Just as DVD has woken up the studios to the riches in their TV vaults, it's slowly dawning on the people broadcasting sports that fans will fork over big bucks for DVDs celebrating their players' exploits. Stanley Cup Game 7 Collection ($79.98; Warner Bros.) contains six complete Game 7s (including the New York Rangers ending their 54 year drought in 1994) along with highlights from every other Game 7 ever played. Yankeeography Mega-Set ($99.95; A&E) collects 34 complete episodes of the Yankee biography series covering greats like Babe Ruth and Phil Rizutto to Joe Torre and Derek Jeter. (And no, Alex Rodriguez isn't included.) Wrestling fans have been showered with titles, including John Cena: My Life ($34.95; WWE), a three disc set covering his entire career, seven complete matches and a tour of his car collection. Even the dowdy world of tennis is slowly getting into the act: Wimbledon: The 2007 Official Film ($24.99; Kultur White Star) misses the mark with a rookie mistake: a 60 minute film for an event that covers two weeks and includes hundreds of hours of tennis? Wimbledon: The 2007 Men's Final ($24.99; Kultur White Star) is much better: it contains the entire three hour and 45 minute match, the warm-ups, the pre-game interviews, the trophy ceremony and so on. That 2007 Official Film would have made a nice extra, folks, not an entire film on its own. Finally, the DVD voom for sports has produced the lavish America's Game: Super Bowl I-XL ($199.98; Warner Bros.), which collects 40 new one hour documentaries on the first 40 Super Bowls. The effort put into this boxed set, which makes use of the terrific archives from the NFL is superlative - and will be even more spectacular if and when it comes out in HD. It's just one more example that with DVDs, sports fans have entered the Promised Land.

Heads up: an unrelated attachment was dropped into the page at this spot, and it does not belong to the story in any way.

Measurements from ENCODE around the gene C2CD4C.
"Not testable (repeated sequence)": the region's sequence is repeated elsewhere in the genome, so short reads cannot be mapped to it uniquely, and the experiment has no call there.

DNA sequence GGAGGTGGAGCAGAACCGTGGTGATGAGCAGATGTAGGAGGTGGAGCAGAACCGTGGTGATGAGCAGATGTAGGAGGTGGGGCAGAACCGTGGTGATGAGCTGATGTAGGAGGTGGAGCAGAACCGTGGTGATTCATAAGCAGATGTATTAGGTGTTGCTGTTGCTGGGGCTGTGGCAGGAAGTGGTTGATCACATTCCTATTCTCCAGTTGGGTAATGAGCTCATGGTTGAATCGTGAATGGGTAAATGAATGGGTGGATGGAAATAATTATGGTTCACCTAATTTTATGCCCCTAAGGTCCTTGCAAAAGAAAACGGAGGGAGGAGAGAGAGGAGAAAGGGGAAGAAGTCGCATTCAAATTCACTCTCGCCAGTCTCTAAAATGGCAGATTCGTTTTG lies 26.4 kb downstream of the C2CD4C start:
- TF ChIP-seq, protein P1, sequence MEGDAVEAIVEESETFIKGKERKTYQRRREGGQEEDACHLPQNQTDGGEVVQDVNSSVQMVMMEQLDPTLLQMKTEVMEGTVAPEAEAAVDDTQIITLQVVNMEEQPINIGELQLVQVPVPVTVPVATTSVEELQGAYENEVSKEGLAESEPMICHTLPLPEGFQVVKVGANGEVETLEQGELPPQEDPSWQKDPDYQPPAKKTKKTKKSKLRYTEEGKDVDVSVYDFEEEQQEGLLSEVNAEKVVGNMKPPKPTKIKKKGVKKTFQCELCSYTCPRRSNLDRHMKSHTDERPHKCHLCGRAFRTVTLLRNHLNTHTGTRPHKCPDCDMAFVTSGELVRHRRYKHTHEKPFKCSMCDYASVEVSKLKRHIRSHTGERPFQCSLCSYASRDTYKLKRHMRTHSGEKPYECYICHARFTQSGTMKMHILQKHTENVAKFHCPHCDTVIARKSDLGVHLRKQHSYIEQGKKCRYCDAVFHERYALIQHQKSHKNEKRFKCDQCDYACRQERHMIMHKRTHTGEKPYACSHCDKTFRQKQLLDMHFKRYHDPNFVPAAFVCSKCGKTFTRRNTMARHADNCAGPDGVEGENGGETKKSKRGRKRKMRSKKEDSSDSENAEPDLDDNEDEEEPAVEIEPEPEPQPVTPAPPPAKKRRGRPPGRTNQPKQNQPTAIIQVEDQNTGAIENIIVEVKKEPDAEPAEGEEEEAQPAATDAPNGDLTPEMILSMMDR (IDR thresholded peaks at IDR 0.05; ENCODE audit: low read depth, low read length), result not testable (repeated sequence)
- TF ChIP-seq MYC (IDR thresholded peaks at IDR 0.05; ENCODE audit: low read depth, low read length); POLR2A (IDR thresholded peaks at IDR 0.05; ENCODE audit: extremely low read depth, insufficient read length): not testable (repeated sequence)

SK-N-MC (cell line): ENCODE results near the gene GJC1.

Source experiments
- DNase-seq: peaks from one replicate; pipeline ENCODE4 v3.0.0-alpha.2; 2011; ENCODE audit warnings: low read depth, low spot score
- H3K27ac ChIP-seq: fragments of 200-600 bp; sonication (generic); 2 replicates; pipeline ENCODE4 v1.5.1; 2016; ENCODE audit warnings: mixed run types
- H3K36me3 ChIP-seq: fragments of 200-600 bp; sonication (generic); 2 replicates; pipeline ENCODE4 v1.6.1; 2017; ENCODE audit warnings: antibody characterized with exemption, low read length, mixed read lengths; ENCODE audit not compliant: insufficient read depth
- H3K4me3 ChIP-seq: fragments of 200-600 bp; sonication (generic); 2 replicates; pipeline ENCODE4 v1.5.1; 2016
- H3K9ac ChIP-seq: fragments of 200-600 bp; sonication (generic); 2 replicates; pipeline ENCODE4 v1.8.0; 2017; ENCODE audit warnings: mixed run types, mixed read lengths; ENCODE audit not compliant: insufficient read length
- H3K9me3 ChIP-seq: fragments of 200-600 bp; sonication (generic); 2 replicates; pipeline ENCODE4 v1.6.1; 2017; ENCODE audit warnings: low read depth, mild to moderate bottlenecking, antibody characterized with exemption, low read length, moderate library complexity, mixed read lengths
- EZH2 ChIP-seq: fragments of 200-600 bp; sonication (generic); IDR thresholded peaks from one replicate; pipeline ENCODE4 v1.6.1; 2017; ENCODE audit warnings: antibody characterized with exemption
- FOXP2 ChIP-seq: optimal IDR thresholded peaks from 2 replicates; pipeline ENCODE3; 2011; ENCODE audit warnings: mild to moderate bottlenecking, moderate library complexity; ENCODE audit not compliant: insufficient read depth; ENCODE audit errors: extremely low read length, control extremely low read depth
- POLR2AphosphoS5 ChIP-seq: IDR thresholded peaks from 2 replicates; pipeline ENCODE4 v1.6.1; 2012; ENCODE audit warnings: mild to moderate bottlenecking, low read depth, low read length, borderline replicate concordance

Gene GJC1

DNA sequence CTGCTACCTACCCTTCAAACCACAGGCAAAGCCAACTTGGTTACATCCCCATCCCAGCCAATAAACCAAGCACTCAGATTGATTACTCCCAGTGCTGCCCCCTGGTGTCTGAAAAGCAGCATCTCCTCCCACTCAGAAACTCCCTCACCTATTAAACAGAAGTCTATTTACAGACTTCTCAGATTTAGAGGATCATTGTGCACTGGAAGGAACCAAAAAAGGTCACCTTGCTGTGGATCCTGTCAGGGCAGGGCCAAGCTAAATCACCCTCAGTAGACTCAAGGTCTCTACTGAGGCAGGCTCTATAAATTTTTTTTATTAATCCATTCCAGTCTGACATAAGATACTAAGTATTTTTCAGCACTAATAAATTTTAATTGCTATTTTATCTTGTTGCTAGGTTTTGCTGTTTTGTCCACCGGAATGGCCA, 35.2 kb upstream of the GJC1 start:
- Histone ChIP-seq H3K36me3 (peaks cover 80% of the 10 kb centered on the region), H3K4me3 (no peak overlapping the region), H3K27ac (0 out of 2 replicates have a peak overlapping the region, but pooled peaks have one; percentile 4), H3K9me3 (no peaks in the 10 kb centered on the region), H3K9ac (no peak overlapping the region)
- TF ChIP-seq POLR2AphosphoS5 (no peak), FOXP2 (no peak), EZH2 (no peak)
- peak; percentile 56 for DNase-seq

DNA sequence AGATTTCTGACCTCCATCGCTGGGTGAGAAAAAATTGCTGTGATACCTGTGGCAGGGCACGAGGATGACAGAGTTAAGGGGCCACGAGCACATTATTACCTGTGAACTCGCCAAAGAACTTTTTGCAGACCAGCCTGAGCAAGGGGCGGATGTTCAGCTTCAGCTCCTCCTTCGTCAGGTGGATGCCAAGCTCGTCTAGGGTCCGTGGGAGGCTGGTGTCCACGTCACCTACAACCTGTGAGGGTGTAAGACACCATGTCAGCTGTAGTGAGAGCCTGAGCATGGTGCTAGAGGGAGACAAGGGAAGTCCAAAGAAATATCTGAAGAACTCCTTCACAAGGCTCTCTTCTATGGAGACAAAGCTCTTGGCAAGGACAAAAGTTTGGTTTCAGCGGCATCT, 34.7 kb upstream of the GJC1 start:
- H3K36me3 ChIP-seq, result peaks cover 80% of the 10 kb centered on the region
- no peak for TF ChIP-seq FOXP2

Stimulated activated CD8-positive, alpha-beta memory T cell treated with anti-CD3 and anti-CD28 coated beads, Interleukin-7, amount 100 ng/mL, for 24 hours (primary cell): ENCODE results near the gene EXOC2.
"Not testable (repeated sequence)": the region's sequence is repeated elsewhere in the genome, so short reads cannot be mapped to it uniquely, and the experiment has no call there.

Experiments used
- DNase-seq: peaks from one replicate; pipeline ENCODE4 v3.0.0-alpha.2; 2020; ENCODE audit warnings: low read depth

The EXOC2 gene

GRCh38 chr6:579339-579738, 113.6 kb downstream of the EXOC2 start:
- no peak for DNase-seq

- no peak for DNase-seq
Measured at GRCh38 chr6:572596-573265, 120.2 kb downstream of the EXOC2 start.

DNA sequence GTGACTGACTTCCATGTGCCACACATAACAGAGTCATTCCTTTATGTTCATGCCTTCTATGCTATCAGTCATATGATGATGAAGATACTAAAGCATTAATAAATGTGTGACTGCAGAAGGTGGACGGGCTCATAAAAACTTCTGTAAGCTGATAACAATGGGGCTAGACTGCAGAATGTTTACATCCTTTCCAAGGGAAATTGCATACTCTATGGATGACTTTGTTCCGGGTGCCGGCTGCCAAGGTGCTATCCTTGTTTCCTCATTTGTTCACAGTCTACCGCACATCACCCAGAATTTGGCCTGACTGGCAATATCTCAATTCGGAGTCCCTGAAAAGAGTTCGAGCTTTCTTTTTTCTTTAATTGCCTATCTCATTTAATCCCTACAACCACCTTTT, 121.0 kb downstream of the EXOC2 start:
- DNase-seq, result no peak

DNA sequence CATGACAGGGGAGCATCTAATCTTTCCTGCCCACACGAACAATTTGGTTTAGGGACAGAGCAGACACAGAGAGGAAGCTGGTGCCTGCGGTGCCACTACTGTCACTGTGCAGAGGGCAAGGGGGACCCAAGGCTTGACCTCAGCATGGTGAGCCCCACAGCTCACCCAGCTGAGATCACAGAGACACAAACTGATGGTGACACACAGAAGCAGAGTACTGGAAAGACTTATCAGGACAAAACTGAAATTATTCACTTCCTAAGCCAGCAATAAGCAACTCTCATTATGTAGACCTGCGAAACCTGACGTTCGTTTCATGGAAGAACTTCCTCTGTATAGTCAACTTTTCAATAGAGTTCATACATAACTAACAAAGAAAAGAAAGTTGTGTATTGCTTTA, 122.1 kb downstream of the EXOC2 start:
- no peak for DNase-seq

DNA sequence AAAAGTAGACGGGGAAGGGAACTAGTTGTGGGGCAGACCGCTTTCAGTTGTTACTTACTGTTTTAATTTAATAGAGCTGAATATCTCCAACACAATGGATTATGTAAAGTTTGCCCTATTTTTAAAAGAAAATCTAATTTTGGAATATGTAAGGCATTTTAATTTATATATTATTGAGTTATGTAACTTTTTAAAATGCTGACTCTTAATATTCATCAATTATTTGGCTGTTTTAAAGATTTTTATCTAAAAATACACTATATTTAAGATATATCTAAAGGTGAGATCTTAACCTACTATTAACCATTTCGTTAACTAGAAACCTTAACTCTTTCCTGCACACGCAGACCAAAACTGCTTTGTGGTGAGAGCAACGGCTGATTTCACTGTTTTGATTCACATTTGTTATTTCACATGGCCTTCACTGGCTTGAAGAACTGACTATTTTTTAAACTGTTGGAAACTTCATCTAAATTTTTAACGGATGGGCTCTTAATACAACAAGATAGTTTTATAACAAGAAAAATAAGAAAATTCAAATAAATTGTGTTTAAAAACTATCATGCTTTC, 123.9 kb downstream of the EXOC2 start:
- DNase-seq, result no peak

Also out this week: Steven Spielberg's still-breathtaking classic Close Encounters Of The Third Kind Ultimate Edition ($39.95; Sony), which settles all arguments by properly providing every version of the film out there, from the theatrical version to the final, final one Spielberg just signed off on; The Charles Burnett Collection ($39.95; Milestone), a faultless 2 disc set containing his legendary debut Killer Of Sheep, two versions of My Brother's Wedding, four shorts by Burnett and more in an exemplary package; La Vie En Rose ($27.95; HBO), the story of Edith Piaf featuring a performance by Marion Cotillard as the Little Sparrow that is sure to be catnip to the Oscars; the animated blockbuster Shrek The Third ($29.99; DreamWorks), which will struggle to get an Oscar nomination thanks to a terrific year for animated films; a real-life Gumball Rally in 3000 Miles ($19.99; Revolver) including Tony Hawk, who should know better, and Bam Margera, who doesn't; Ocean's Thirteen ($28.98; Warner Bros.), which is indeed better than Ocean's Twelve if not quite as finger-snapping cool as Ocean's Eleven but since that was far better than the original Ocean's Eleven, they're still ahead of the game; director Oliver Smolders could give David Lynch lessons in being odd, as proven with his feature debut Black Night ($29.95; Cult Epics) and his collection of shorts Spiritual Exercises ($29.95; Cult Films); the delightful fantasy The Princess Bride: 20th Anniversary ($19.98; MGM), which should be shared with your children after you've all read the classic novel together; the airless, brutal drama Flanders ($26.98; Koch) and a peek back at life in Duckburg, USA via DuckTales, Volume 3 ($34.99; Disney).